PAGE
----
Over Spring Break, I spent a couple of afternoons helping set up the library at the Boston Teacher’s Union School. It’s but 3 years old, a toddler of a school. The old library was as small as you’d expect. But thanks an unfortunate event as well as a fortunate one, that’s about to change. Boxes of books eagerly awaited their spots on a slew of new bookcases. Some were from a book drive held by Simmons (that’s the aforementioned fortunate event) and others were reassigned from a school that had recently closed (yep, that’s the unfortunate one). Enter us, the humble volunteers.
‘Twas our job to help those boxed books to find their home on the shelves. We had fiction, non-fiction, biography, reference, E, and ER books. The first four are pretty self explanatory but the last duo took some explaining. I’m not sure what it stands for but “E” books turned out to be introductory kinds of books. Not quite board books (think “The Very Hungry Caterpillar”) nor Easy Reader books (think the Amelia Bedelia series) they’re written for the still-novice reader but one with a little reader in his (or her) belt. And they were the first batch we focused on. The ER books, did indeed, stand for “Easy Reader” and it was only later that we made that distinction and walked them to their home shelves. But after a only an hour or so of helping alphabetize and shelve the ”E” books, I was tasked with putting up the non-fiction books. There I was greeted with a misleadingly simple task.
This books were already classified with their Dewey number, and boxed accordingly, so all I had to do was pull ‘em out of the box and put ‘em on the shelves…or so I thought. Whether the books were shelved incorrectly at that dearly departed school or they were haphazardly boxed up, I soon found the order wasn’t quite correct. Sometimes “345.211 Ana” came after “345.111 Bab”, sometimes “567.111 Ana” came after “567.211 Bab”. So my task was slowed down as I reorganized the books first based on their Dewey number and then on their author’s last name.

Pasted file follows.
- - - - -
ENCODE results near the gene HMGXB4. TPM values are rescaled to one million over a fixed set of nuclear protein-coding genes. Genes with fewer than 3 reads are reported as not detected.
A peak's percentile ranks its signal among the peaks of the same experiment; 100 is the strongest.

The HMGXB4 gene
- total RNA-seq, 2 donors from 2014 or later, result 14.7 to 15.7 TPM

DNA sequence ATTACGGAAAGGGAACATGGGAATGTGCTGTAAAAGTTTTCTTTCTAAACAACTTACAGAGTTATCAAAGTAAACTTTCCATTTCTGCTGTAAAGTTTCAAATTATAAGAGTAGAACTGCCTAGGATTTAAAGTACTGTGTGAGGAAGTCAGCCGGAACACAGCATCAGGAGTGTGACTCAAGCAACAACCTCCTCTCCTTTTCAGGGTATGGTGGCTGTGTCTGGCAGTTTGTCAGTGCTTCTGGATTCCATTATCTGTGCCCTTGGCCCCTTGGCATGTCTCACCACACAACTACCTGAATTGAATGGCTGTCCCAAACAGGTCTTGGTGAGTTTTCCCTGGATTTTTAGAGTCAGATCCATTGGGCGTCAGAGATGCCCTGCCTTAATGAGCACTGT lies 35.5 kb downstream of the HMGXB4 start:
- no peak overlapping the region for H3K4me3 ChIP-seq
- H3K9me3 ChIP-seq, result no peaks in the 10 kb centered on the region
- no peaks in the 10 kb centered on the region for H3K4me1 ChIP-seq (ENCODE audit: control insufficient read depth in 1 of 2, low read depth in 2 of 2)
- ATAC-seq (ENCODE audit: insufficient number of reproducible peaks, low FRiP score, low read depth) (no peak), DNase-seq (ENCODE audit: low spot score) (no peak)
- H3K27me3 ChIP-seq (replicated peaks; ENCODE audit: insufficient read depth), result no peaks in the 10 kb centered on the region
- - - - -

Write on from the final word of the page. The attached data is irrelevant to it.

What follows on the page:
The second day, we had a gaggle of volunteers and made some pretty great headway, but alas! we were far too outnumbered to finish the feat of shelving all the books. You see, the school bought shelves based on an estimated 1500 books. So when over 4800 showed up, we were overwhelmed. Too many books, while it is a problem, it’s definitely not a bad problem to have! So when the second day ended the 900s, a hodgepodge of “E” and “ER” books, reference, biography, and then entire fiction collection were still in their boxes. Not to mention some books need to be classified or reclassified and the catalog needed to be fleshed out. To paraphrase Frost, we’ve miles to go before we sleep.
Rome wasn’t built in a day, nor was the Boston Teacher’s Union School library. At least another day is needed. I look forward to getting back at it and hope that I get to do some classification and cataloging this time. I fear that my day job will prevent me from doing an internship and I see this as a way to get some hands on experience that I’ll miss because of it. The way I see it, this whole thing should prove to be mutually beneficial: the BTU School will get a library and I’ll get experience.